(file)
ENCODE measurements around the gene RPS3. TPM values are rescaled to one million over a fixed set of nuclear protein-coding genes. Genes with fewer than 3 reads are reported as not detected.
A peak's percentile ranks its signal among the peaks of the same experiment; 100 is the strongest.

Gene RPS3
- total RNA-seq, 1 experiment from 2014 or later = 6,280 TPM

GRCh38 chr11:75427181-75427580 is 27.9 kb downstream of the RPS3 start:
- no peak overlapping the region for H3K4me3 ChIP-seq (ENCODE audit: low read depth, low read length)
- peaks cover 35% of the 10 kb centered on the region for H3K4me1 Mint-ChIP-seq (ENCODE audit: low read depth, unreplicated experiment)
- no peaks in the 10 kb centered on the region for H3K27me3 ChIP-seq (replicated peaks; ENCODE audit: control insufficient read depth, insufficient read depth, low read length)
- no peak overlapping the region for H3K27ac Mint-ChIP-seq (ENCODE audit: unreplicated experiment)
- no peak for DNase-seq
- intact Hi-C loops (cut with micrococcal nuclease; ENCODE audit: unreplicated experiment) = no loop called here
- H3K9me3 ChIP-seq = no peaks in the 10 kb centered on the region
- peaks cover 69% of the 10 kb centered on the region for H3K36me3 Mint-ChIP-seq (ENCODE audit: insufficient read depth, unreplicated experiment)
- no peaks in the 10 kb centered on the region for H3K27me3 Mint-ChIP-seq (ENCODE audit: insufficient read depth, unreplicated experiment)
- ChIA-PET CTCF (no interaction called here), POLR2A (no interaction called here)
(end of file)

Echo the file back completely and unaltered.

ENCODE measurements around the gene RPS3. TPM values are rescaled to one million over a fixed set of nuclear protein-coding genes. Genes with fewer than 3 reads are reported as not detected.
A peak's percentile ranks its signal among the peaks of the same experiment; 100 is the strongest.

Gene RPS3
- total RNA-seq, 1 experiment from 2014 or later = 6,280 TPM

GRCh38 chr11:75427181-75427580 is 27.9 kb downstream of the RPS3 start:
- no peak overlapping the region for H3K4me3 ChIP-seq (ENCODE audit: low read depth, low read length)
- peaks cover 35% of the 10 kb centered on the region for H3K4me1 Mint-ChIP-seq (ENCODE audit: low read depth, unreplicated experiment)
- no peaks in the 10 kb centered on the region for H3K27me3 ChIP-seq (replicated peaks; ENCODE audit: control insufficient read depth, insufficient read depth, low read length)
- no peak overlapping the region for H3K27ac Mint-ChIP-seq (ENCODE audit: unreplicated experiment)
- no peak for DNase-seq
- intact Hi-C loops (cut with micrococcal nuclease; ENCODE audit: unreplicated experiment) = no loop called here
- H3K9me3 ChIP-seq = no peaks in the 10 kb centered on the region
- peaks cover 69% of the 10 kb centered on the region for H3K36me3 Mint-ChIP-seq (ENCODE audit: insufficient read depth, unreplicated experiment)
- no peaks in the 10 kb centered on the region for H3K27me3 Mint-ChIP-seq (ENCODE audit: insufficient read depth, unreplicated experiment)
- ChIA-PET CTCF (no interaction called here), POLR2A (no interaction called here)